As a result of a plea bargain with the Crown, on February 1, 2006, the grievor pleaded guilty to being in the care and control of a motor vehicle while under the influence of alcohol. All of the other charges against him were dropped and during the course of the court proceedings the crown attorney advised the Court that the breathalyser readings could not be relied upon. The Court was advised that the grievor had had two previous driving offences involving impairment although they were in the somewhat distant past, in 1989 and 1991. The Court assessed a $600 fine and a one year suspension from driving, subject to the grievor being allowed to operate a vehicle after three months if the vehicle was equipped with an alcohol ignition interlock device and on condition that the grievor be approved for participation in that program. The grievor was also disqualified from operating a vessel or aircraft in Canada, but he was not prohibited with respect to the operation of trains or related equipment.
In this case the burden of proof is upon the Company. It must establish, on the balance of probabilities, that the grievor did engage in conduct unbecoming an employee as alleged, and that he did violate rule G.
The Arbitrator deals with the rule G allegation first. I have some difficulty with the evidence as presented by the Company. Rule G reads as follows:
G. (a) The use of intoxicants or narcotics by employees subject to duty, or their possession or use while on duty, is prohibited.
(b) The use of mood altering agents by employees subject to duty, or their possession or use while on duty, is prohibited except as prescribed by a doctor.
On the evidence before me it is clear that at all material times the grievor was not on call or subject to being called, but that he was scheduled to commence work at 08:00 on November 20, 2005. I find it difficult to conclude that he could at any time prior to 08:00 on November 20 be fairly characterized as “subject to duty”. The record indicates that by the Crown’s own admission the breathalyser readings taken of the grievor at or about 06:00 were not such as could be relied upon. As a result, it is at best speculative as to whether the grievor might or might not have been under the influence of alcohol at the scheduled time of the commencement of his tour of duty at 08:00. From that standpoint, the evidence is simply not sufficient to establish a violation of rule G.
Nor is the evidence sufficient with respect to the alleged possession of marijuana by the grievor, assuming, without finding, that the parking lot of the Comfort Inn could be said to be Company premises for the purposes of rule G. As stressed by counsel for the Union, there is simply no proof as to the nature of the substance found in small quantities in two plastic bags on the seat of the grievor’s car. Moreover, the only evidence with respect to that substance is that the grievor had no knowledge of it and disclaimed any meaningful or possession of it. While the circumstances may be suspicious and his explanation may reasonably be doubted, this is not a circumstance where the evidence is sufficient to discharge the standard of proof to confirm either the possession of a narcotic or to confirm the possession of a narcotic on Company premises.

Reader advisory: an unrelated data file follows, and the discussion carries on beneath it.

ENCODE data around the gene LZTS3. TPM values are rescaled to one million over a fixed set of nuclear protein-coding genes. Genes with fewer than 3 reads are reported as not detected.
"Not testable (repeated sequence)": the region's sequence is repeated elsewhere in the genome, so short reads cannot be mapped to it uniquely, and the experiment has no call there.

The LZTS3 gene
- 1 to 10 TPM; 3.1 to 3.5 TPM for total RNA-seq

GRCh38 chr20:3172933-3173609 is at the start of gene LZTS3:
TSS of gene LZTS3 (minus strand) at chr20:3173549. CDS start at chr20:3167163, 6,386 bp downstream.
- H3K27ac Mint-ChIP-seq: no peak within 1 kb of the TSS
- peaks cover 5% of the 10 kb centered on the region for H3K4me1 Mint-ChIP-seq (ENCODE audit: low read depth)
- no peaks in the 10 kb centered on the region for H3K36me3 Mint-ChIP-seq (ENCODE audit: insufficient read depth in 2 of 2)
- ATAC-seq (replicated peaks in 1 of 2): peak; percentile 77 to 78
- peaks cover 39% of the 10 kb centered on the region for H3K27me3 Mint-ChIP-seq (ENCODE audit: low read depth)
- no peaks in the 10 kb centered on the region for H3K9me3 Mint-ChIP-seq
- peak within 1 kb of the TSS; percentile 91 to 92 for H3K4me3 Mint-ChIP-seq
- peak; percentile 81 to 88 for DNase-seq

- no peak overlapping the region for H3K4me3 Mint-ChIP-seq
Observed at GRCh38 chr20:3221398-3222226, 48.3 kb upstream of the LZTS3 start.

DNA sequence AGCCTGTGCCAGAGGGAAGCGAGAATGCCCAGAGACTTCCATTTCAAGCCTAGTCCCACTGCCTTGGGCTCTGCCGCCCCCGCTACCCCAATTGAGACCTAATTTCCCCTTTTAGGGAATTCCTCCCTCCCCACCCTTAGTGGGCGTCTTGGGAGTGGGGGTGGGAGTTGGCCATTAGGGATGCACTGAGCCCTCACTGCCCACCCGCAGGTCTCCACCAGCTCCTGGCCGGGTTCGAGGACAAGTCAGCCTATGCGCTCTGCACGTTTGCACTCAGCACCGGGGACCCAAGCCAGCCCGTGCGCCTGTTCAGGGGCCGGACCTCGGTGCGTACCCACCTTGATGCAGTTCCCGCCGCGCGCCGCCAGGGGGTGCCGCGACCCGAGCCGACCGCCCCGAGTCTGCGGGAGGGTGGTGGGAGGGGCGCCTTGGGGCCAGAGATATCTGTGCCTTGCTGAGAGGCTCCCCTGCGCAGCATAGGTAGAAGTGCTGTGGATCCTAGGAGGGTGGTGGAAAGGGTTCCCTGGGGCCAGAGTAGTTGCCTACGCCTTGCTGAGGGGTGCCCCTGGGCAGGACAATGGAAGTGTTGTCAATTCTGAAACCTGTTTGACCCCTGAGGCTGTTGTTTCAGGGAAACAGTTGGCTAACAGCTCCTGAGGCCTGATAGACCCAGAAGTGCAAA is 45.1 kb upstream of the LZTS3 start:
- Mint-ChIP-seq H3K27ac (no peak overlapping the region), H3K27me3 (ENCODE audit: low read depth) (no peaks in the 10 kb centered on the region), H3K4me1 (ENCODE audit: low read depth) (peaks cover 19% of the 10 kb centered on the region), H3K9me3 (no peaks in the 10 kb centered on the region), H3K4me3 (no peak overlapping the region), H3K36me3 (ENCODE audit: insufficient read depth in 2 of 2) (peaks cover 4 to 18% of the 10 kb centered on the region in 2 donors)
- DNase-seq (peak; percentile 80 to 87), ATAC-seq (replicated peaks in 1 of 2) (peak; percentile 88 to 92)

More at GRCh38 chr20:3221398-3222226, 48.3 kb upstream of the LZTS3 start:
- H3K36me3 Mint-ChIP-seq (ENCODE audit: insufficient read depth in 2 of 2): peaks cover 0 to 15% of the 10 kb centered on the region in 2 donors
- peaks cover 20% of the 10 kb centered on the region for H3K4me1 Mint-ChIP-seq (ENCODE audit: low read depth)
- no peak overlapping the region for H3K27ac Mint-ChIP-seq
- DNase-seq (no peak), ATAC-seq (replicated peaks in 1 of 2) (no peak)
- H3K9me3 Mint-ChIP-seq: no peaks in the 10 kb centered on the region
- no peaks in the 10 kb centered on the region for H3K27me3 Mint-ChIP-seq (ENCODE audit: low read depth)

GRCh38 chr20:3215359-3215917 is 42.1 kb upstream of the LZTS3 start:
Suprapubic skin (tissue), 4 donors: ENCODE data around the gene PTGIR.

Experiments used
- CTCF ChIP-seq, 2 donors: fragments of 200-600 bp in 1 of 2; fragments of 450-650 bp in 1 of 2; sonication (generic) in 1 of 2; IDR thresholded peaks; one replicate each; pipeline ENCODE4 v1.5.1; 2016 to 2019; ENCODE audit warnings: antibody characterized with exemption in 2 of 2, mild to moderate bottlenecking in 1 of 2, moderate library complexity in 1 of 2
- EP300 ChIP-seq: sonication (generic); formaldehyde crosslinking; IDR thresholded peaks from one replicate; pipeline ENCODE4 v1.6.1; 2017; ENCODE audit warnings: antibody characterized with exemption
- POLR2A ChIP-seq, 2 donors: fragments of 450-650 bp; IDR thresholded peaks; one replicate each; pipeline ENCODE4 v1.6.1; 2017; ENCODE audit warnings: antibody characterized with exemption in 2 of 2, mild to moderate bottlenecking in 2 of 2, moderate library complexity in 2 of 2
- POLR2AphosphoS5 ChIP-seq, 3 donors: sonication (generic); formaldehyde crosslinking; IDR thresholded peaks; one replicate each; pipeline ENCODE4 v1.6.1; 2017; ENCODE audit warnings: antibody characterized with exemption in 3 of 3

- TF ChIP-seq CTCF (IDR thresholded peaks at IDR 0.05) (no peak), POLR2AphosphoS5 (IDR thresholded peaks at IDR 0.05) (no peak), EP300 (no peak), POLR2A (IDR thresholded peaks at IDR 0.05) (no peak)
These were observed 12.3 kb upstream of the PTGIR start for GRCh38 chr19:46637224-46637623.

What, then, does the case disclose? Unquestionably, the grievor was found in a state of advanced intoxication on premises provided by the Company in lieu of a bunkhouse at Swift Current. That intoxication and the resulting arrest of Mr. Matyas clearly caused him to be unavailable for his tour of duty on November 20, 2005. By any account he violated his duty to his employer by putting the Company’s reputation at risk by reason of his gross misconduct in a public facility associated with the Company, his consequent incarceration and his resulting inability to attend at work. For that he rendered himself subject to a serious degree of discipline.
Notwithstanding the foregoing account of the facts, however, the Arbitrator considers that there are mitigating elements to consider. Firstly, the grievor’s consumption of alcohol and intoxication are clearly not work related. They occurred off duty and off Company premises. As a five year employee with only one prior occasion of discipline and a fully clear record at the time, Mr. Matyas does not present as an employee with a notably negative disciplinary record. Nor does there appear to be any doubt as to his remorse for what occurred. There is no suggestion of habitual alcohol abuse by Mr. Matyas who was evaluated, on November 28, 2005 by the Employee & Family Assistance Program agent as a person with a low probability of having a substance dependent disorder. It fact he was cleared to work by the Company’s Occupational Health Services, without restrictions, on December 8, 2005. In all of these circumstances the Arbitrator is satisfied that the grievor can reasonably be rehabilitated by the assessment of discipline at a serious level, but short of termination, subject to certain conditions.
The grievance is therefore allowed, in part. The Arbitrator directs that the grievor be reinstated into his employment forthwith, without loss of seniority and without compensation for any wages and benefits lost. His disciplinary record shall be amended to reflect a period of suspension for conduct unbecoming from the date of his discharge to the date of his reinstatement. The grievor’s reinstatement shall be conditioned on his accepting to be subject to random alcohol and drug testing, to be administered non-abusively, for a period of not less than two years. Should he unreasonably fail or refuse to undergo a test or should he test positive he will be subject to termination.
June 18, 2007 ______________________________
MICHEL G. PICHER